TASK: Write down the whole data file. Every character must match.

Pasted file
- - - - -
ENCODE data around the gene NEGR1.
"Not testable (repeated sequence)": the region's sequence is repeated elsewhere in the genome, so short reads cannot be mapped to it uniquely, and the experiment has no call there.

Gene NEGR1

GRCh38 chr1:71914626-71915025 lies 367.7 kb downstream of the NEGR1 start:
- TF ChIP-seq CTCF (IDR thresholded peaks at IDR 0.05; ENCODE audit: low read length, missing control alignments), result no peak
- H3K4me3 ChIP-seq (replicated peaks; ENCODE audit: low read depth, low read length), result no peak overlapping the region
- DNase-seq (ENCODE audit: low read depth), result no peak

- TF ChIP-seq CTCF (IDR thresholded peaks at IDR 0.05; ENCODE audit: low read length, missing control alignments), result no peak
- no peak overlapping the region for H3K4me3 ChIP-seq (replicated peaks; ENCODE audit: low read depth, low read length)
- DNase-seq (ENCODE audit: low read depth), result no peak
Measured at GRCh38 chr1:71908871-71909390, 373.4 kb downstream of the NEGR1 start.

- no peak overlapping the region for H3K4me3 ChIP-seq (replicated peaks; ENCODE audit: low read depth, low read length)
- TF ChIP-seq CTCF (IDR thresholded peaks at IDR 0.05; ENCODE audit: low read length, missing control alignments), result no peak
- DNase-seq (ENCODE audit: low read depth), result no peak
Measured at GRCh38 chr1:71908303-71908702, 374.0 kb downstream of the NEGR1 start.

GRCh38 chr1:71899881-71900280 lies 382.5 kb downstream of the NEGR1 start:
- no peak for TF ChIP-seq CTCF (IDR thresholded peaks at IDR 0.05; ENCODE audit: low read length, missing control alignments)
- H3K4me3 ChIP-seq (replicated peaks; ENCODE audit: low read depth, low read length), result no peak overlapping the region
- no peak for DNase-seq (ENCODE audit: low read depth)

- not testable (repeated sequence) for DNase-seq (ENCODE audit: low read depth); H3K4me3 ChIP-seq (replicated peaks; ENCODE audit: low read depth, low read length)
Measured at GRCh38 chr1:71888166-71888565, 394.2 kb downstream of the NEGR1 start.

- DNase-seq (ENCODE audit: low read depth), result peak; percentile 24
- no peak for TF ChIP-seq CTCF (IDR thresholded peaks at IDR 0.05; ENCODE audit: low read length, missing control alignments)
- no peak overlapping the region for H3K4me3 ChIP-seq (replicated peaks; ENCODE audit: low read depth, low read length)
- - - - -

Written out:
ENCODE data around the gene NEGR1.
"Not testable (repeated sequence)": the region's sequence is repeated elsewhere in the genome, so short reads cannot be mapped to it uniquely, and the experiment has no call there.

Gene NEGR1

GRCh38 chr1:71914626-71915025 lies 367.7 kb downstream of the NEGR1 start:
- TF ChIP-seq CTCF (IDR thresholded peaks at IDR 0.05; ENCODE audit: low read length, missing control alignments), result no peak
- H3K4me3 ChIP-seq (replicated peaks; ENCODE audit: low read depth, low read length), result no peak overlapping the region
- DNase-seq (ENCODE audit: low read depth), result no peak

- TF ChIP-seq CTCF (IDR thresholded peaks at IDR 0.05; ENCODE audit: low read length, missing control alignments), result no peak
- no peak overlapping the region for H3K4me3 ChIP-seq (replicated peaks; ENCODE audit: low read depth, low read length)
- DNase-seq (ENCODE audit: low read depth), result no peak
Measured at GRCh38 chr1:71908871-71909390, 373.4 kb downstream of the NEGR1 start.

- no peak overlapping the region for H3K4me3 ChIP-seq (replicated peaks; ENCODE audit: low read depth, low read length)
- TF ChIP-seq CTCF (IDR thresholded peaks at IDR 0.05; ENCODE audit: low read length, missing control alignments), result no peak
- DNase-seq (ENCODE audit: low read depth), result no peak
Measured at GRCh38 chr1:71908303-71908702, 374.0 kb downstream of the NEGR1 start.

GRCh38 chr1:71899881-71900280 lies 382.5 kb downstream of the NEGR1 start:
- no peak for TF ChIP-seq CTCF (IDR thresholded peaks at IDR 0.05; ENCODE audit: low read length, missing control alignments)
- H3K4me3 ChIP-seq (replicated peaks; ENCODE audit: low read depth, low read length), result no peak overlapping the region
- no peak for DNase-seq (ENCODE audit: low read depth)

- not testable (repeated sequence) for DNase-seq (ENCODE audit: low read depth); H3K4me3 ChIP-seq (replicated peaks; ENCODE audit: low read depth, low read length)
Measured at GRCh38 chr1:71888166-71888565, 394.2 kb downstream of the NEGR1 start.

- DNase-seq (ENCODE audit: low read depth), result peak; percentile 24
- no peak for TF ChIP-seq CTCF (IDR thresholded peaks at IDR 0.05; ENCODE audit: low read length, missing control alignments)
- no peak overlapping the region for H3K4me3 ChIP-seq (replicated peaks; ENCODE audit: low read depth, low read length)